This study is unique by investigating the extent to which caregiving tasks and consequences vary, depending on caregiver status and relationship to the patient. One might assume that the subdivision of the caregivers into caregiver status and the caregiver’s relationship to the patient would be redundant, expecting that the closest caregivers, especially the spouses/partners (when present), would almost always have the status as primary caregivers. But Table 4 shows that actually more than one third of the participating spouses/partners were not the patients’ primary caregivers, and conversely that a significant proportion of caregivers with the most distant formal relationships as friends, colleagues etc. was in fact primary caregivers. We found that the proportion of primary caregivers among the participating spouses/partners dropped with increasing severity of disease. This could reflect the involvement of several caregivers as the disease progresses. That is, in stage 1, the spouse/partner was often the primary caregiver, and it is likely that no other caregivers were deeply involved in the management of the disease. In metastatic disease, however, more caregivers could be deeply involved in the practical tasks, in the contact with the health care system etc., and perhaps the patient considered all caregivers equally involved (or actually someone else than the spouse/partner as most involved) and passed on the primary caregiver questionnaire to someone else than the spouse.
Regarding caregiver status, one finding in this study was that primary caregivers – as hypothesized – experienced higher caregiving workload than non-primary caregivers. As the primary caregiver by definition is the caregiver most involved in the patient’s disease course, this finding might seem obvious, but this study is in fact the first to focus on and document the association in this way. The other finding was that non-primary caregivers had significantly more problems with getting time off from work than primary caregivers. This finding could seem surprising as the primary caregivers would be likely to have a greater need of getting time off. Yet, perhaps being a primary caregiver entitles the caregiver to make workplace arrangements that enable them to get time off more easily. Caregiver status was not associated with any other outcomes which was contrary to expectations. For instance, it could be reasonable to assume that primary caregivers experienced more stress, more personal growth, more lack of time for social relations, and more negative physical consequences than non-primary caregivers, but neither of these hypotheses were confirmed. These findings point out that in many aspects non-primary caregivers are affected to the same degree as primary caregivers.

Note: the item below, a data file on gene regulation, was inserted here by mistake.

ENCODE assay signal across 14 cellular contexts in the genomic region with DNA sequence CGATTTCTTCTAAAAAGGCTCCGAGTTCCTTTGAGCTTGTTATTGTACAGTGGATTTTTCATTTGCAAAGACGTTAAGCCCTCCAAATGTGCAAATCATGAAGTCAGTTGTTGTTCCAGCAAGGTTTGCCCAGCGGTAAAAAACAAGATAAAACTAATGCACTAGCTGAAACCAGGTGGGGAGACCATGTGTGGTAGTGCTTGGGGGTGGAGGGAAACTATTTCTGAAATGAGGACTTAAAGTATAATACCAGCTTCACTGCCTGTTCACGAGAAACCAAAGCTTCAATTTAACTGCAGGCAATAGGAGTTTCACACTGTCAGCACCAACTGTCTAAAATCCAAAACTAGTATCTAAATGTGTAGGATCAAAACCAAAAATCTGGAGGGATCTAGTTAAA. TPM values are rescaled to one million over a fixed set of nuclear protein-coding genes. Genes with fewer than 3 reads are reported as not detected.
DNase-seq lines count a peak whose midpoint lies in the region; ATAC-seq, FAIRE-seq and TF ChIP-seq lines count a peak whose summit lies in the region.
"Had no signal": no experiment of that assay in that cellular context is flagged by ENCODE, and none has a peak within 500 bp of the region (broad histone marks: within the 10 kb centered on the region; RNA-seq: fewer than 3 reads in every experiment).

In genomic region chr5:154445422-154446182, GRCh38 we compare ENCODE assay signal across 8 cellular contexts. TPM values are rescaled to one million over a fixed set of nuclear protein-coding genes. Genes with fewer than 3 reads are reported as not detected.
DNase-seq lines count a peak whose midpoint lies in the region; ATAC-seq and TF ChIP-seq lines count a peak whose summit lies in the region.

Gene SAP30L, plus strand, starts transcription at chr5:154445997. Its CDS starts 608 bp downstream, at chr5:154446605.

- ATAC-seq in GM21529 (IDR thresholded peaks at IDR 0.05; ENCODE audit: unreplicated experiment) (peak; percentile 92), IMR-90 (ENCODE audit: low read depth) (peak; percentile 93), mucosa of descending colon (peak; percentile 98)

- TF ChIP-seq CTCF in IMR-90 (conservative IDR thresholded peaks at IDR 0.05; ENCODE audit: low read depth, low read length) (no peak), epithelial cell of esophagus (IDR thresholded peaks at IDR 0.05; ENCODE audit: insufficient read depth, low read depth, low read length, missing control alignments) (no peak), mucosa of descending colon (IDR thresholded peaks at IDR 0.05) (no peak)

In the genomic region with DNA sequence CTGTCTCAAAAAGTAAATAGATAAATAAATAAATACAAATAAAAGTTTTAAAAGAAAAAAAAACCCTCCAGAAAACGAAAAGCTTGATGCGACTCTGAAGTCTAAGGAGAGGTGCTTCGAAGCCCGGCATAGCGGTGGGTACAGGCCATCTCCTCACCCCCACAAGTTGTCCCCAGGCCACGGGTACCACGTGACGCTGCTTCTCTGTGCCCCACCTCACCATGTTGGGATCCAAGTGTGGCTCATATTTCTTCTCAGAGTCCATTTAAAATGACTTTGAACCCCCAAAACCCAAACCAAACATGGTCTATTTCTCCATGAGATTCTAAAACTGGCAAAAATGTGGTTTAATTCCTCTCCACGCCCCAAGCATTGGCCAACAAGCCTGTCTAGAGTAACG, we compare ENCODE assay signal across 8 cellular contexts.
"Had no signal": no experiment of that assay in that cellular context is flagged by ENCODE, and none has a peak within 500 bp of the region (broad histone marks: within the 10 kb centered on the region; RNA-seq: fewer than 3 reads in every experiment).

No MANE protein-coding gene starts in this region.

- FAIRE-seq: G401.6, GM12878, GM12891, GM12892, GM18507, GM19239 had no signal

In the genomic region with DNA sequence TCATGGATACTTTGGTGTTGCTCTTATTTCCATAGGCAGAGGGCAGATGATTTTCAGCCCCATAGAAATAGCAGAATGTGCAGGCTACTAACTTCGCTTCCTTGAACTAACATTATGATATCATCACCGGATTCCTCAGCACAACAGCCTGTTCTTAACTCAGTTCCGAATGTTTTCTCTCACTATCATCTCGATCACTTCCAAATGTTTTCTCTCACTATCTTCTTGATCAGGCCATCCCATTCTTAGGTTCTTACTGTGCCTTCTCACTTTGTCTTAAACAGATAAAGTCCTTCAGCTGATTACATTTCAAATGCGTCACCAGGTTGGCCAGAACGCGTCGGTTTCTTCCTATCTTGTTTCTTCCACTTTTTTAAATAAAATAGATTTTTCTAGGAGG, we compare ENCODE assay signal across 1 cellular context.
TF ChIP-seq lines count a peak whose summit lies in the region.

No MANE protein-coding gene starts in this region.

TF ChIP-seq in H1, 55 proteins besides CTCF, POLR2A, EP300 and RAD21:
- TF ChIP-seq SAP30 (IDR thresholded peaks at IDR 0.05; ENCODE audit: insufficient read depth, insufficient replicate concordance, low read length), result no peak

Regarding some aspects, the spouses/partners and parents to the patients were most burdened and experienced most consequences of being caregivers. The literature addressing the caregiver’s relationship to the patient is limited, but a few studies have investigated the association between the caregiver’s relationship to the patient and financial difficulties. Yabroff & Kim (2009) and Van Houtven et al. (2010) found that spouses faced higher economic burden than other relatives and friends [30,31] which is in compliance with our finding. Still, the number of ‘negative’ findings in our study was surprising. For instance, we would have expected that the closest caregivers experienced most stress, but this was not confirmed. In other words, regarding several caregiving aspects, the more distant caregivers were affected to the same degree as the closest caregivers, underlining that focus should be not only on the spouses/partners and parents, but also on the remaining caregivers.
The study had a relatively equal distribution of ‘participating’ very ill and less ill patients: of the patients with participating caregivers who could be assigned a disease stage, 51% had early stages of cancer (TNM stages 1–2), and 49% had advanced cancer (TNM stages 3–4). Also, about half (45%) of the patients with participating caregivers had been diagnosed within the last year (Table 2). It is noteworthy that the patient characteristics stage, time since diagnosis, and in or off treatment were associated with only two outcomes (‘need for living a normal life’ and ‘lack of possibility for living a normal life’) out of 15. That is, the majority of our findings concern not only caregivers to very ill patients or caregivers who has been struggling for the patient for years, but also caregivers to less ill patients and caregivers who recently have become caregivers.